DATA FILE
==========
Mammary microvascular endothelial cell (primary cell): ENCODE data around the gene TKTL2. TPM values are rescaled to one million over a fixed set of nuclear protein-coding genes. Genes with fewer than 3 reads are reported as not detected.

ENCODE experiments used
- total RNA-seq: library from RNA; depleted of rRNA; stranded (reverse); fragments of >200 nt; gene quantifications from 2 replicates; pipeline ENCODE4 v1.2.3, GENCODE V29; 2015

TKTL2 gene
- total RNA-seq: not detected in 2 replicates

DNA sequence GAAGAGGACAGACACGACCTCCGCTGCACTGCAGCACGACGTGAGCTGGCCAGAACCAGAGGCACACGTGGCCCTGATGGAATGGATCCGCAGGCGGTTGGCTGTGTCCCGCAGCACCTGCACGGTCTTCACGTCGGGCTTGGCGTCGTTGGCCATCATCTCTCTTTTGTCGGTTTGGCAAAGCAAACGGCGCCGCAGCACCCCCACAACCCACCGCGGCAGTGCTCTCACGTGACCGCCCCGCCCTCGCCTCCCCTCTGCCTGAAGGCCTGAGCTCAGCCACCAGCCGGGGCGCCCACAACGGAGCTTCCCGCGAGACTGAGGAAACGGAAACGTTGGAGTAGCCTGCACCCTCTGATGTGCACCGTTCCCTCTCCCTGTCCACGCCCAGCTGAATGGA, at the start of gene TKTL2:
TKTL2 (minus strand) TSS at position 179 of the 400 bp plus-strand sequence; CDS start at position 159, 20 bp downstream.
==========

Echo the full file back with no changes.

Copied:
Mammary microvascular endothelial cell (primary cell): ENCODE data around the gene TKTL2. TPM values are rescaled to one million over a fixed set of nuclear protein-coding genes. Genes with fewer than 3 reads are reported as not detected.

ENCODE experiments used
- total RNA-seq: library from RNA; depleted of rRNA; stranded (reverse); fragments of >200 nt; gene quantifications from 2 replicates; pipeline ENCODE4 v1.2.3, GENCODE V29; 2015

TKTL2 gene
- total RNA-seq: not detected in 2 replicates

DNA sequence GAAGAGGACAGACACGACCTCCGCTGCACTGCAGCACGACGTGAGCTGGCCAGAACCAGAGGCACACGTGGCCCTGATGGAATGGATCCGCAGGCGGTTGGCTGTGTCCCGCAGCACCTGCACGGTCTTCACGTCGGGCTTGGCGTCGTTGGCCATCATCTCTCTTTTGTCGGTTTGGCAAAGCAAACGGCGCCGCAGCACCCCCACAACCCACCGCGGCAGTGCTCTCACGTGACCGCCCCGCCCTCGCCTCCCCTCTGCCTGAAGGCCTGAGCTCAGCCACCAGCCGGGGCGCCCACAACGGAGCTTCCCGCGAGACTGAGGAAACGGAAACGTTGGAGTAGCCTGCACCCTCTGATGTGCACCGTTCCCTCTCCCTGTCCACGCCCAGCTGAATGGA, at the start of gene TKTL2:
TKTL2 (minus strand) TSS at position 179 of the 400 bp plus-strand sequence; CDS start at position 159, 20 bp downstream.